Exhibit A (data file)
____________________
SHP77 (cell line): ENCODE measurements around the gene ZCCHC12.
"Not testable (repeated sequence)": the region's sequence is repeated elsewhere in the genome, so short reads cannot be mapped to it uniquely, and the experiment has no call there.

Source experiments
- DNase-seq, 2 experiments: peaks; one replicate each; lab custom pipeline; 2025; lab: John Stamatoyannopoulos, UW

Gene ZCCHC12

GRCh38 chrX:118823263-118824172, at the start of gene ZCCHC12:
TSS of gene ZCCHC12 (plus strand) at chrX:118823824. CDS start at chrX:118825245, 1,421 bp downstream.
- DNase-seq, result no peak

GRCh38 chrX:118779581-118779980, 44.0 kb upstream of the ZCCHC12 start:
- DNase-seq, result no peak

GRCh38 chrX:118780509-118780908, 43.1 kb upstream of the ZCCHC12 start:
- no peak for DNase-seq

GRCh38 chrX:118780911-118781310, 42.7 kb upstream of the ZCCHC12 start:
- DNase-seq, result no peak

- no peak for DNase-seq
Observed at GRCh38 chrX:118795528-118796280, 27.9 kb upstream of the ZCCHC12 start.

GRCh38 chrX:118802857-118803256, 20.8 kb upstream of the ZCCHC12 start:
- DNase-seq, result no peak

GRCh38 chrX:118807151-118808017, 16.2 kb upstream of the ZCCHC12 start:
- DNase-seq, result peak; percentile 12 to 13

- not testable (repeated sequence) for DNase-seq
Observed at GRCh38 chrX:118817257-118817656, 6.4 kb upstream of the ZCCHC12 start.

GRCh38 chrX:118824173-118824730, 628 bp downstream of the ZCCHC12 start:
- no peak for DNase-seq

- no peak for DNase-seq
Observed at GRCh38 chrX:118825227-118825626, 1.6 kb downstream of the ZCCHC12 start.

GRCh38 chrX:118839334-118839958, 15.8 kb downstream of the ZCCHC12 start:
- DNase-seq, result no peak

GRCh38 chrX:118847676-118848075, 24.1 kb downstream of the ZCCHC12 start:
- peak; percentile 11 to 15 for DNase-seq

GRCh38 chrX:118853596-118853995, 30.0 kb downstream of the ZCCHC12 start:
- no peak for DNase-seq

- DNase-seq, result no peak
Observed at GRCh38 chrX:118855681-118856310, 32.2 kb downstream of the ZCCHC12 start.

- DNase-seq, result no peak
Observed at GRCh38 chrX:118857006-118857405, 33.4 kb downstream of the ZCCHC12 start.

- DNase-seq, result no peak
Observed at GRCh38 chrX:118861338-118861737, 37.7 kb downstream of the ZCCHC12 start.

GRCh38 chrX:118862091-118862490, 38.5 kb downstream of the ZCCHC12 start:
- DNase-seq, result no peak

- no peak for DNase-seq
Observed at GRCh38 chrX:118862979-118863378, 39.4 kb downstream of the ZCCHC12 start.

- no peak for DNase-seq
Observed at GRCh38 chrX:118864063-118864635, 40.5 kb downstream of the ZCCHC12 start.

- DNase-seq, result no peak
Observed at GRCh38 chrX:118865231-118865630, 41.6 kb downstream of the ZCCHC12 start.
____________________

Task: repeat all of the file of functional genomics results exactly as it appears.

SHP77 (cell line): ENCODE measurements around the gene ZCCHC12.
"Not testable (repeated sequence)": the region's sequence is repeated elsewhere in the genome, so short reads cannot be mapped to it uniquely, and the experiment has no call there.

Source experiments
- DNase-seq, 2 experiments: peaks; one replicate each; lab custom pipeline; 2025; lab: John Stamatoyannopoulos, UW

Gene ZCCHC12

GRCh38 chrX:118823263-118824172, at the start of gene ZCCHC12:
TSS of gene ZCCHC12 (plus strand) at chrX:118823824. CDS start at chrX:118825245, 1,421 bp downstream.
- DNase-seq, result no peak

GRCh38 chrX:118779581-118779980, 44.0 kb upstream of the ZCCHC12 start:
- DNase-seq, result no peak

GRCh38 chrX:118780509-118780908, 43.1 kb upstream of the ZCCHC12 start:
- no peak for DNase-seq

GRCh38 chrX:118780911-118781310, 42.7 kb upstream of the ZCCHC12 start:
- DNase-seq, result no peak

- no peak for DNase-seq
Observed at GRCh38 chrX:118795528-118796280, 27.9 kb upstream of the ZCCHC12 start.

GRCh38 chrX:118802857-118803256, 20.8 kb upstream of the ZCCHC12 start:
- DNase-seq, result no peak

GRCh38 chrX:118807151-118808017, 16.2 kb upstream of the ZCCHC12 start:
- DNase-seq, result peak; percentile 12 to 13

- not testable (repeated sequence) for DNase-seq
Observed at GRCh38 chrX:118817257-118817656, 6.4 kb upstream of the ZCCHC12 start.

GRCh38 chrX:118824173-118824730, 628 bp downstream of the ZCCHC12 start:
- no peak for DNase-seq

- no peak for DNase-seq
Observed at GRCh38 chrX:118825227-118825626, 1.6 kb downstream of the ZCCHC12 start.

GRCh38 chrX:118839334-118839958, 15.8 kb downstream of the ZCCHC12 start:
- DNase-seq, result no peak

GRCh38 chrX:118847676-118848075, 24.1 kb downstream of the ZCCHC12 start:
- peak; percentile 11 to 15 for DNase-seq

GRCh38 chrX:118853596-118853995, 30.0 kb downstream of the ZCCHC12 start:
- no peak for DNase-seq

- DNase-seq, result no peak
Observed at GRCh38 chrX:118855681-118856310, 32.2 kb downstream of the ZCCHC12 start.

- DNase-seq, result no peak
Observed at GRCh38 chrX:118857006-118857405, 33.4 kb downstream of the ZCCHC12 start.

- DNase-seq, result no peak
Observed at GRCh38 chrX:118861338-118861737, 37.7 kb downstream of the ZCCHC12 start.

GRCh38 chrX:118862091-118862490, 38.5 kb downstream of the ZCCHC12 start:
- DNase-seq, result no peak

- no peak for DNase-seq
Observed at GRCh38 chrX:118862979-118863378, 39.4 kb downstream of the ZCCHC12 start.

- no peak for DNase-seq
Observed at GRCh38 chrX:118864063-118864635, 40.5 kb downstream of the ZCCHC12 start.

- DNase-seq, result no peak
Observed at GRCh38 chrX:118865231-118865630, 41.6 kb downstream of the ZCCHC12 start.